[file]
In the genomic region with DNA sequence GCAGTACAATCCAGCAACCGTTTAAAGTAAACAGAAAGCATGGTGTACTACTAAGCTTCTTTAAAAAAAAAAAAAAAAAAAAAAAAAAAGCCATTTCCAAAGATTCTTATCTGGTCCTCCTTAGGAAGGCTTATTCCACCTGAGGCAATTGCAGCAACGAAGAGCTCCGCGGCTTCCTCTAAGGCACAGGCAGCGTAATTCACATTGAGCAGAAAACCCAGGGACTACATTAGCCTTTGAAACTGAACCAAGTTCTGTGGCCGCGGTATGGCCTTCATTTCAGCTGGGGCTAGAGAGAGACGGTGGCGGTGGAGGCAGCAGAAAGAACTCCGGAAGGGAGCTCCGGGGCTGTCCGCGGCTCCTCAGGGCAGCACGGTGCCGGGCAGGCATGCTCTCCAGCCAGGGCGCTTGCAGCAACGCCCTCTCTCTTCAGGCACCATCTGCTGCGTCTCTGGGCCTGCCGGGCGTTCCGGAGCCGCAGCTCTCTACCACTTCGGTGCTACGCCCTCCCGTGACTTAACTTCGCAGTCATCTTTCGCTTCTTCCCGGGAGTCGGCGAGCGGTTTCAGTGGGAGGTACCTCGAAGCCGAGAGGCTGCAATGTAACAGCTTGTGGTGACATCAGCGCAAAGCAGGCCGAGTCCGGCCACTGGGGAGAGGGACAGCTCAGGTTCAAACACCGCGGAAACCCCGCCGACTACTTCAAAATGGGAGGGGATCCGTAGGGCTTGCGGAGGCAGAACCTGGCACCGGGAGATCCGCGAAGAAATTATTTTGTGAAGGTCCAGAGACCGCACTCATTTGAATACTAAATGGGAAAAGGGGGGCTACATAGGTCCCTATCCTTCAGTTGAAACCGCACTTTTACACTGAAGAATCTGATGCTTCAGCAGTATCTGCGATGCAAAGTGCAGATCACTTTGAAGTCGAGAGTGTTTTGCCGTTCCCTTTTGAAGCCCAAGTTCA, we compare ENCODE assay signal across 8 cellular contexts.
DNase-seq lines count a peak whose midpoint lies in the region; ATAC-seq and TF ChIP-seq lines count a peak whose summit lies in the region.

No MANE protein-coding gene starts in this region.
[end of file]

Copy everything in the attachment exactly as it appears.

In the genomic region with DNA sequence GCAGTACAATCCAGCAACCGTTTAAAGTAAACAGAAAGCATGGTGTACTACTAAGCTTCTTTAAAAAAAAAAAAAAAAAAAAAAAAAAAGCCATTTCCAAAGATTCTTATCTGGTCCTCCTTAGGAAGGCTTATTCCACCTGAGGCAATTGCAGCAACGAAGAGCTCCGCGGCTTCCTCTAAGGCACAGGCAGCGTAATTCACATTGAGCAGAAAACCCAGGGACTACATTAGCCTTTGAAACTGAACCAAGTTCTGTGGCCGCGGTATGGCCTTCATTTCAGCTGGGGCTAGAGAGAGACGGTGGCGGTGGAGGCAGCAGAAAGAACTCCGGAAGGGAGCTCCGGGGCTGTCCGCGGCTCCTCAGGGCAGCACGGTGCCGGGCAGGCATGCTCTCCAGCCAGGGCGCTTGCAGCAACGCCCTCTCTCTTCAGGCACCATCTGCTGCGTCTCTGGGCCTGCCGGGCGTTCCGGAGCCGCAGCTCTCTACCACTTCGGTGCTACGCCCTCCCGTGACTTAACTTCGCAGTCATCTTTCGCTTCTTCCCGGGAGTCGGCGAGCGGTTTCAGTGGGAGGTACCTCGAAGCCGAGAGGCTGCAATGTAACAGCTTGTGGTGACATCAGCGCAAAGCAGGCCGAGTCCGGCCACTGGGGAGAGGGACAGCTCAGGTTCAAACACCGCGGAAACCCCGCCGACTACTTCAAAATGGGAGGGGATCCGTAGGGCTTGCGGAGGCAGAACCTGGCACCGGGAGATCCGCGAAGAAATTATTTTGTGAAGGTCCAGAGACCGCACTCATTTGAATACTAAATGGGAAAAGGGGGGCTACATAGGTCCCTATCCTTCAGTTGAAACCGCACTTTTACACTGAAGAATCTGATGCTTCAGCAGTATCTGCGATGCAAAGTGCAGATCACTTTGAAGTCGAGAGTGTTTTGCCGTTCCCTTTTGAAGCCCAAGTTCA, we compare ENCODE assay signal across 8 cellular contexts.
DNase-seq lines count a peak whose midpoint lies in the region; ATAC-seq and TF ChIP-seq lines count a peak whose summit lies in the region.

No MANE protein-coding gene starts in this region.